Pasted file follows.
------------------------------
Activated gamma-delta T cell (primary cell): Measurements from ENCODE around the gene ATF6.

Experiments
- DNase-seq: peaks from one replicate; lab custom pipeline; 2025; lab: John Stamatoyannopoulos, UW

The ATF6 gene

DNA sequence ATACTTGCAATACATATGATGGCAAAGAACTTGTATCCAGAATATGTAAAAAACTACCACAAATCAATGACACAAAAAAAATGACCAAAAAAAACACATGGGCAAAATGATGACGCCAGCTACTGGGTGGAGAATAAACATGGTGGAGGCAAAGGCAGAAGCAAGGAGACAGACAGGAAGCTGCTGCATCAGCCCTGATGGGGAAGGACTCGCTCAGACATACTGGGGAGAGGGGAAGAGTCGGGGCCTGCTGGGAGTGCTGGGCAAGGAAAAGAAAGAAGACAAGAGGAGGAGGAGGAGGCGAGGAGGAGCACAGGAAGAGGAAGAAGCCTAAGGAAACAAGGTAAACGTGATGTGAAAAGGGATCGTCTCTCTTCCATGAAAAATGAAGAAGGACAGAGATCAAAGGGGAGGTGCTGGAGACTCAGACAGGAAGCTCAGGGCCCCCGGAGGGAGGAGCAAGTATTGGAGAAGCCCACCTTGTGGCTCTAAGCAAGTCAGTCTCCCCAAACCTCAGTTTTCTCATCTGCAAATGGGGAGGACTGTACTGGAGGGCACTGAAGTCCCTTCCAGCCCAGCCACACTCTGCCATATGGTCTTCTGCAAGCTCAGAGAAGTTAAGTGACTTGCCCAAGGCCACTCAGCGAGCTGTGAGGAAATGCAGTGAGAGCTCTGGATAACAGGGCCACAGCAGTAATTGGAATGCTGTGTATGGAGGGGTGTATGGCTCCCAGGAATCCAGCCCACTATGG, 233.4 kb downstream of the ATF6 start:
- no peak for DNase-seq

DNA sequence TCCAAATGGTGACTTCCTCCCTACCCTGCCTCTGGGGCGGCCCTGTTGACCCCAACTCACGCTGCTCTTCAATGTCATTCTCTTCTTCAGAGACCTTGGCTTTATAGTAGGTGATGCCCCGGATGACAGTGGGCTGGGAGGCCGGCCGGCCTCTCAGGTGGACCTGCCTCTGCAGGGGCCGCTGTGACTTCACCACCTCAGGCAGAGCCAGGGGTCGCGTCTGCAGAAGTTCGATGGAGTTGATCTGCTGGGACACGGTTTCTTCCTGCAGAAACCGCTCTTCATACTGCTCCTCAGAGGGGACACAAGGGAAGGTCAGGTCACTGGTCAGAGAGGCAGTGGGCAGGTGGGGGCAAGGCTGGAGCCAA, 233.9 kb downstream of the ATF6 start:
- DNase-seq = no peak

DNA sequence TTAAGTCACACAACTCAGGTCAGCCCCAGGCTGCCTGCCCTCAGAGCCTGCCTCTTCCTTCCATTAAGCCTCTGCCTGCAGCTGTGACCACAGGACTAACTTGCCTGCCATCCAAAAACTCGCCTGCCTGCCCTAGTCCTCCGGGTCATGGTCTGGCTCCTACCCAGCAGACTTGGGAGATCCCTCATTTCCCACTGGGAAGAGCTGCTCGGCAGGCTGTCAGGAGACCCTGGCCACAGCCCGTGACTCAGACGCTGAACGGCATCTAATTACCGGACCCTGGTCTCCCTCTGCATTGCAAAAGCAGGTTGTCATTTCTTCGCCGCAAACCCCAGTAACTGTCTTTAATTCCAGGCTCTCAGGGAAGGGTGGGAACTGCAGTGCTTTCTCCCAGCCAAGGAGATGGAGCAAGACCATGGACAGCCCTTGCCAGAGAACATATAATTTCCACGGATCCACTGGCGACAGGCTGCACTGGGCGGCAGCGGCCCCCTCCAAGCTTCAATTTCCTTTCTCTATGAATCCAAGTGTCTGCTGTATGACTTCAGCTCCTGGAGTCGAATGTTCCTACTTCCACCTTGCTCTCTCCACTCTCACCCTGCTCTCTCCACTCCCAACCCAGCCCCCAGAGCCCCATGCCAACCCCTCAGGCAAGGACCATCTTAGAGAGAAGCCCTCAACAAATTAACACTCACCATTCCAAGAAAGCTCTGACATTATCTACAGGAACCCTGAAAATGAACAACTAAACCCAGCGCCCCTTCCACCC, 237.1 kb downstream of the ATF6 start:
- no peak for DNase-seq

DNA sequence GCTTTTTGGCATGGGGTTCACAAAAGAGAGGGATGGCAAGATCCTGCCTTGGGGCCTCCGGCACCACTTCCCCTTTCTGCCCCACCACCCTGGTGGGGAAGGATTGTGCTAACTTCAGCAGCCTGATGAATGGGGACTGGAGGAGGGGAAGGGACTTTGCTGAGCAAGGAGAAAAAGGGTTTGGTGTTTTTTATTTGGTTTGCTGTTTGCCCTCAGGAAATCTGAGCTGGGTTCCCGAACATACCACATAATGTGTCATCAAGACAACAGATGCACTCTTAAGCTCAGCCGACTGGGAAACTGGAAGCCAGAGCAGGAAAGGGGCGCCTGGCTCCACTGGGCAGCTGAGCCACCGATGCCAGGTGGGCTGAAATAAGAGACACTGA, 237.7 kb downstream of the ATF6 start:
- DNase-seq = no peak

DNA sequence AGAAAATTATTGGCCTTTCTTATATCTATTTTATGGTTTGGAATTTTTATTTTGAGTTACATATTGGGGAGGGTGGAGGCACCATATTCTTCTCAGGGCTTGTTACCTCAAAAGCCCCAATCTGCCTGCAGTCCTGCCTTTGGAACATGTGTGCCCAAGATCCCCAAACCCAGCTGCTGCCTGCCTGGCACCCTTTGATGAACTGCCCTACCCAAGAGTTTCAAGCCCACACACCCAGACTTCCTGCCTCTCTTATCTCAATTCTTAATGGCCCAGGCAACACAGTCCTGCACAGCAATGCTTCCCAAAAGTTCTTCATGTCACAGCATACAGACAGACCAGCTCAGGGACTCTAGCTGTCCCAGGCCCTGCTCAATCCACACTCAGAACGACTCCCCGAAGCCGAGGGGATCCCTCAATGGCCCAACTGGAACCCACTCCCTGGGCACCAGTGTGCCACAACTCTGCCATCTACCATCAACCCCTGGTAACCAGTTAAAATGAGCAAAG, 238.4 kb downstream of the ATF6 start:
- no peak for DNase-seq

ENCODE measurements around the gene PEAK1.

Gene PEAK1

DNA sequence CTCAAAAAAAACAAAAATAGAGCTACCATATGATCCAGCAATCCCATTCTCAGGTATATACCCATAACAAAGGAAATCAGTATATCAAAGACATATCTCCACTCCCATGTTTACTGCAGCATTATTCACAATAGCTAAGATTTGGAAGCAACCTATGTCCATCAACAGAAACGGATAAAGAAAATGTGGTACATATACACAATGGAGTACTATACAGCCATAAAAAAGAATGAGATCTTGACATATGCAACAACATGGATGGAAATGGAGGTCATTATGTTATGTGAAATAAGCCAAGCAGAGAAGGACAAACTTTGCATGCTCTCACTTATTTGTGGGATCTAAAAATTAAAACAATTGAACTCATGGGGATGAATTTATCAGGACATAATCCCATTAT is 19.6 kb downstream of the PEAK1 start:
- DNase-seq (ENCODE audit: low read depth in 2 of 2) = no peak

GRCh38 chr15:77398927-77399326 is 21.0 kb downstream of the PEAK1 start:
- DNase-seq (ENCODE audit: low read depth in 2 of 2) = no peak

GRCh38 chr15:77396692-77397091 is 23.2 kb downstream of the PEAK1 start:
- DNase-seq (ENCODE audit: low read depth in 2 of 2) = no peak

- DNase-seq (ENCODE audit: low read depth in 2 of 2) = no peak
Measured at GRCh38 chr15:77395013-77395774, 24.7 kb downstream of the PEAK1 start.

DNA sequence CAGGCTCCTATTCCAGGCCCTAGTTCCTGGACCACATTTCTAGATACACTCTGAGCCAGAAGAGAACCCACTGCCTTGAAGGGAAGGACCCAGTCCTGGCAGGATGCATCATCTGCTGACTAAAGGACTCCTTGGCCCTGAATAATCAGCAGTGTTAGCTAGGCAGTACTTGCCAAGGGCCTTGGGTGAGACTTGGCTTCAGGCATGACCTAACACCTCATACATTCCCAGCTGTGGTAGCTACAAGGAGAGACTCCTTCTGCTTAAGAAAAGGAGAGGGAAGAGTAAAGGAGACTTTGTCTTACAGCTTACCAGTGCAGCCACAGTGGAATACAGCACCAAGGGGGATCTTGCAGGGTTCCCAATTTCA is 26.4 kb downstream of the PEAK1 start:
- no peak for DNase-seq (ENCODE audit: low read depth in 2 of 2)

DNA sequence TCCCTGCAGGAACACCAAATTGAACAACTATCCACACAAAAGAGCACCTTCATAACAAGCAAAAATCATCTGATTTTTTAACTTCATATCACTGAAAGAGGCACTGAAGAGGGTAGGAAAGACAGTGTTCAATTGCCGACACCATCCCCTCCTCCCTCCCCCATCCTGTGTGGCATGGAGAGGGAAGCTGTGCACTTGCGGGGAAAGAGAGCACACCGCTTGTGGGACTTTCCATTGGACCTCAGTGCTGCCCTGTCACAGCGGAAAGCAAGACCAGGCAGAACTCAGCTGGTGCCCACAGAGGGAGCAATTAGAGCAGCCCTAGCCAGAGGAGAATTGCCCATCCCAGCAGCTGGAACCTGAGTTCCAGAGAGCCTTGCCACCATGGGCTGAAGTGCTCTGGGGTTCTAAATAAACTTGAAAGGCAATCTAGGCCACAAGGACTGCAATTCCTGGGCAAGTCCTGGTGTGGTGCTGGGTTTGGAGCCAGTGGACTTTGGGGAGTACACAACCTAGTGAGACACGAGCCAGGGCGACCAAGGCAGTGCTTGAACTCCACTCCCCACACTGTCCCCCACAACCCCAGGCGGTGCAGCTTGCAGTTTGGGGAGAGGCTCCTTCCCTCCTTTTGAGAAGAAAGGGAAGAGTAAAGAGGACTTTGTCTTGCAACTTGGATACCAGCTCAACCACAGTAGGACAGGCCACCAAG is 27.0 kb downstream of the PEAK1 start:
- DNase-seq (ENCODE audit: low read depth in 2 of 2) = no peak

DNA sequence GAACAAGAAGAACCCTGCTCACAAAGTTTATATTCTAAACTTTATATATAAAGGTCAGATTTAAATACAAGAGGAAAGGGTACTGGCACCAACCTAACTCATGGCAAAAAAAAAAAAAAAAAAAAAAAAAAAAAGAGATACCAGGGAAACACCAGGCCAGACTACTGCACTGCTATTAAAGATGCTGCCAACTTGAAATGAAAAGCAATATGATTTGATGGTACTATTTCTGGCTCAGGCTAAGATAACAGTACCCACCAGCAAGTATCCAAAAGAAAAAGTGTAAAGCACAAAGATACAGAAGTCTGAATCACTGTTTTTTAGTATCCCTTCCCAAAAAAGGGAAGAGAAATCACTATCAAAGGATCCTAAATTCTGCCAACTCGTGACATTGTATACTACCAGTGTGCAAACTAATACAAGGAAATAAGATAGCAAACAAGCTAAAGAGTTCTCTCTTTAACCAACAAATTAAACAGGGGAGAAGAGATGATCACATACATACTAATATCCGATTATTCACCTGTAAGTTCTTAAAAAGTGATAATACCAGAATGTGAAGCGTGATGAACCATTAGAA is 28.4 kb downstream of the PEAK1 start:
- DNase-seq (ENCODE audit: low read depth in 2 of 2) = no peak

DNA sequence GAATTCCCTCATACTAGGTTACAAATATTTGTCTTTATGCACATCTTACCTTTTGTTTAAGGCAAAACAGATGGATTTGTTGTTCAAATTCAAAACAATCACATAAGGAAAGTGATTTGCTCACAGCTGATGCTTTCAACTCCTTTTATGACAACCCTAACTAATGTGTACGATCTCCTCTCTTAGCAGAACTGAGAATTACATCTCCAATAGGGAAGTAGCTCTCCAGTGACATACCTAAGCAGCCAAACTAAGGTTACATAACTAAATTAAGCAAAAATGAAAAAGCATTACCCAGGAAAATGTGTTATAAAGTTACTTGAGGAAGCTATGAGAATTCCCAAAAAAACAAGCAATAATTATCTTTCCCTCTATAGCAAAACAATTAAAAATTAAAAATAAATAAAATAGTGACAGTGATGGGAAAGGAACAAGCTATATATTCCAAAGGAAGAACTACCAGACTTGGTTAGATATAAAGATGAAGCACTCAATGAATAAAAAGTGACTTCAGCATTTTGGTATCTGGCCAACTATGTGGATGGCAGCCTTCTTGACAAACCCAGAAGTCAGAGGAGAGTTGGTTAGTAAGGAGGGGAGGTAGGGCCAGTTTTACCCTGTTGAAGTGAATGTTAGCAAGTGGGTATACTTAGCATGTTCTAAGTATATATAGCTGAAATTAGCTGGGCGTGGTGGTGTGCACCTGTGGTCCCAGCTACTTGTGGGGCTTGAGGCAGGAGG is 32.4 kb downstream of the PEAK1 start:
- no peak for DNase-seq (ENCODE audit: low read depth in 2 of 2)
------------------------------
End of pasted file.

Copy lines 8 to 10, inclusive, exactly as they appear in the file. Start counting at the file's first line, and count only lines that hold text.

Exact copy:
- DNase-seq = no peak

DNA sequence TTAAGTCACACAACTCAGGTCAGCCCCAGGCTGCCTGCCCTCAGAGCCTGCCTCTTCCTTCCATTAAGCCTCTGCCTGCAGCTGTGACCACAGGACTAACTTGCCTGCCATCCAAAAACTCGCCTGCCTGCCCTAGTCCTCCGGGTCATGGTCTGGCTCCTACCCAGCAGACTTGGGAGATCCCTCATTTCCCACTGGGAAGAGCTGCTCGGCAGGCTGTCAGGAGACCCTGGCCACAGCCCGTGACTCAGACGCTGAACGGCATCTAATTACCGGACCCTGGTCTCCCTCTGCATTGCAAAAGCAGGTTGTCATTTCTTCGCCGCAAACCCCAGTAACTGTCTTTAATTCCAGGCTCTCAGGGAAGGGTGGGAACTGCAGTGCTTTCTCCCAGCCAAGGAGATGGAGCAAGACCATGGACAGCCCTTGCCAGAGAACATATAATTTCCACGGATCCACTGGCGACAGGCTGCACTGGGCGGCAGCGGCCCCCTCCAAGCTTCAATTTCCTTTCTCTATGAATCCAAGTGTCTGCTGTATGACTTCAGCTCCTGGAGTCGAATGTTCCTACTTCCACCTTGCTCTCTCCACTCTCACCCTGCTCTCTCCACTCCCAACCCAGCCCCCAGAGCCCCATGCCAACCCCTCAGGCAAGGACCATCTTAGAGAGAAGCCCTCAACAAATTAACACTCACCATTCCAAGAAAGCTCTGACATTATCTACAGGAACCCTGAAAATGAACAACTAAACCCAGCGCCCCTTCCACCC, 237.1 kb downstream of the ATF6 start:
- no peak for DNase-seq